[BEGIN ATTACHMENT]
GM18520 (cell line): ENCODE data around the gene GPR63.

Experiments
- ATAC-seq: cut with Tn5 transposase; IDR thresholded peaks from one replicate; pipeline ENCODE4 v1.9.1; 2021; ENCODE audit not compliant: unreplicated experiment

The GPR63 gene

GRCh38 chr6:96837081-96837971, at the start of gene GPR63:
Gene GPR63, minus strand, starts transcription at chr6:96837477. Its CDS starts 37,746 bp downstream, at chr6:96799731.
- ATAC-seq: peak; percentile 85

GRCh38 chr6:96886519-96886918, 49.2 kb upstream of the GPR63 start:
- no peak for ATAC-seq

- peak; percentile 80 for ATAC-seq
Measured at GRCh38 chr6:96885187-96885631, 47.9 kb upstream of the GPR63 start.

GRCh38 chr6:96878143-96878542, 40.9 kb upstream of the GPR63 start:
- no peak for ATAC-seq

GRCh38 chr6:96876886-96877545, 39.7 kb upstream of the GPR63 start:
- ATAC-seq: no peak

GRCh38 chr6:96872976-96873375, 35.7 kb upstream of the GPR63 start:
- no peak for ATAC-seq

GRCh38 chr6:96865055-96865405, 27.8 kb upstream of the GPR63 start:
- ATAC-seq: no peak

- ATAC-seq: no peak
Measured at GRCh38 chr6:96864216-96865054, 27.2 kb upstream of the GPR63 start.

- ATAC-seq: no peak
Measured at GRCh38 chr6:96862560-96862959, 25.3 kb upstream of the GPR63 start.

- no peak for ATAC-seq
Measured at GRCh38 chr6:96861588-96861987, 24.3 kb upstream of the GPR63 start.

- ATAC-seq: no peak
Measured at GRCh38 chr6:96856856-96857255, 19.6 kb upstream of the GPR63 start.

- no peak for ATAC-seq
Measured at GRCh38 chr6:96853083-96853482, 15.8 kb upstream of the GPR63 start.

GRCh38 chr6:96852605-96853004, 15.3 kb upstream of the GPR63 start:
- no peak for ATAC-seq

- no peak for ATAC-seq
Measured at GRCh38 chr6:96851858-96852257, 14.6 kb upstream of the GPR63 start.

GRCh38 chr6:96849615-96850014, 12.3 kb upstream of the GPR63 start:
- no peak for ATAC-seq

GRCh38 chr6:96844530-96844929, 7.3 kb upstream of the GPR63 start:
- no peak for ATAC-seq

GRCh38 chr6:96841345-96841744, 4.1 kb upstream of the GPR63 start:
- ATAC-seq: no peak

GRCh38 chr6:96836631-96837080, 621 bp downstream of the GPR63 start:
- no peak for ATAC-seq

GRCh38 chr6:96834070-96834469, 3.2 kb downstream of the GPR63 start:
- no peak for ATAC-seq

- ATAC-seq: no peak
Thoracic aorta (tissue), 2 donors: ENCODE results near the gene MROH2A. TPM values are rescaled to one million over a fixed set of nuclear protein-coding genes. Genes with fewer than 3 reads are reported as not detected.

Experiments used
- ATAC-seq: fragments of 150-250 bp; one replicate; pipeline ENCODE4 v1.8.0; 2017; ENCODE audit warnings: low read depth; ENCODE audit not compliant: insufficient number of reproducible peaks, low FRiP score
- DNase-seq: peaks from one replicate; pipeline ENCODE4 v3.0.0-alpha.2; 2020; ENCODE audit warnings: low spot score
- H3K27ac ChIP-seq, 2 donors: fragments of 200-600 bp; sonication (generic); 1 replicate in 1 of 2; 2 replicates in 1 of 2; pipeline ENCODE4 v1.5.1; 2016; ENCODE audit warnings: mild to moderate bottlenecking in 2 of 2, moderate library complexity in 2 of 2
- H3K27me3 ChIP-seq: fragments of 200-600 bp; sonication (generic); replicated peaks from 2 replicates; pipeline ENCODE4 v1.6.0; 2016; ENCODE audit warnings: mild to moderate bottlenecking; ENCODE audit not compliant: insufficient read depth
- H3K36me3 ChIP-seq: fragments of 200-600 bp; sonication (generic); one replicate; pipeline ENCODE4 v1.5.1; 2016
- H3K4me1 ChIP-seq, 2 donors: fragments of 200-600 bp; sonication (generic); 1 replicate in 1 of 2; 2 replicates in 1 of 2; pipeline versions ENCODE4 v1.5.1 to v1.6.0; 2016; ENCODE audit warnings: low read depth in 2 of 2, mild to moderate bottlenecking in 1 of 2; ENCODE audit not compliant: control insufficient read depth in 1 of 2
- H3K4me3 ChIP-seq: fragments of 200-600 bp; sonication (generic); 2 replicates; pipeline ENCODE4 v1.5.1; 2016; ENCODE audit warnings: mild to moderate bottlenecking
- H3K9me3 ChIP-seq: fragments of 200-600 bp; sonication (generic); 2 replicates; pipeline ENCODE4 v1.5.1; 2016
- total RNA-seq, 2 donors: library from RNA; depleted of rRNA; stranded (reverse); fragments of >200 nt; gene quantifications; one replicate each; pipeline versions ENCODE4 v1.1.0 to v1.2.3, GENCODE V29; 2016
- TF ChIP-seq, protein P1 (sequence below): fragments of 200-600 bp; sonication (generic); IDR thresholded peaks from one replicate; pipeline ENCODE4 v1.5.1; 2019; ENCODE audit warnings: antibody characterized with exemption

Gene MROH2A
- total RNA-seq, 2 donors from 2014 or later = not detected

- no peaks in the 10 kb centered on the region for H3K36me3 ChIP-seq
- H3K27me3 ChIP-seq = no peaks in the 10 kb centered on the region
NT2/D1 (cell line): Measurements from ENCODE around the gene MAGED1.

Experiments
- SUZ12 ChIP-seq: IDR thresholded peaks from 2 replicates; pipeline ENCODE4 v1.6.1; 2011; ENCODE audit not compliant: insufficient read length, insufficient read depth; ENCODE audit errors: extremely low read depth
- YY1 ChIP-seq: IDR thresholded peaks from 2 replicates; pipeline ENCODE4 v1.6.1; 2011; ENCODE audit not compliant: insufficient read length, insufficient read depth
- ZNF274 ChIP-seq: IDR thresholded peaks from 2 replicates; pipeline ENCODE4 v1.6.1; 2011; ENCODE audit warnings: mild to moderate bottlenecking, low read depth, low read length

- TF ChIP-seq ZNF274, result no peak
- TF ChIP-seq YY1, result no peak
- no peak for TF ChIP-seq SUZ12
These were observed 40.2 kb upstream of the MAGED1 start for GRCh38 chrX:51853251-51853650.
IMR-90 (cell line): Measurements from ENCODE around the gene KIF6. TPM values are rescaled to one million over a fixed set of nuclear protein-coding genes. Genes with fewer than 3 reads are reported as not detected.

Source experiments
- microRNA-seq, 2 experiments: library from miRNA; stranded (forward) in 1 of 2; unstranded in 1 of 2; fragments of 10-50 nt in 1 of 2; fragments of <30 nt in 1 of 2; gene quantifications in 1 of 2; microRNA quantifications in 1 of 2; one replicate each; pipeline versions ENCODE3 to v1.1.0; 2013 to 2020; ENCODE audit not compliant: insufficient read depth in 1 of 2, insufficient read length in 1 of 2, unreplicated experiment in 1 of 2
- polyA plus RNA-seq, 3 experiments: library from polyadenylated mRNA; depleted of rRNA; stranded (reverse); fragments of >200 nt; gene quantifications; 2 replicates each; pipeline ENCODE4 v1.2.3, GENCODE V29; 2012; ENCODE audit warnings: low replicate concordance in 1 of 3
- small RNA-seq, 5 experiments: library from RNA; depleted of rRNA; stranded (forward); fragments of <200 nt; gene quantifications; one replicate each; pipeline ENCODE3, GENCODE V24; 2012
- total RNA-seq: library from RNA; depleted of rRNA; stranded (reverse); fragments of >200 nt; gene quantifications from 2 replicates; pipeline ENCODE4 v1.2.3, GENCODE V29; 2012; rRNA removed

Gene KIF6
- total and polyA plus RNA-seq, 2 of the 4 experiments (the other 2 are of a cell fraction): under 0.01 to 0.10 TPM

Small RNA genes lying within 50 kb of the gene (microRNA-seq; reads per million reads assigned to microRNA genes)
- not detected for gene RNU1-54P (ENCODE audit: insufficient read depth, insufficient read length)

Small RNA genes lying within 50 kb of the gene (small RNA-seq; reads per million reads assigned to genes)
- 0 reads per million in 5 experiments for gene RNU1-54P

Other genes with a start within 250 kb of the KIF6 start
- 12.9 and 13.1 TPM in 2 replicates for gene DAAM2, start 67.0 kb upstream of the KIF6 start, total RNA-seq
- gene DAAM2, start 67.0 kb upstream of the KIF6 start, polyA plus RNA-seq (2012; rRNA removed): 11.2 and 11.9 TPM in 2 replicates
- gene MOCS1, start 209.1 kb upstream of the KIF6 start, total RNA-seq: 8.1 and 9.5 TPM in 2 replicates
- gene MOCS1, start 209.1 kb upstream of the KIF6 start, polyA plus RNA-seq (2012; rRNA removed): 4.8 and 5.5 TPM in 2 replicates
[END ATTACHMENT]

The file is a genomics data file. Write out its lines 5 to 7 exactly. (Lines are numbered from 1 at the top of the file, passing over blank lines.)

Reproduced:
GRCh38 chr6:96837081-96837971, at the start of gene GPR63:
Gene GPR63, minus strand, starts transcription at chr6:96837477. Its CDS starts 37,746 bp downstream, at chr6:96799731.
- ATAC-seq: peak; percentile 85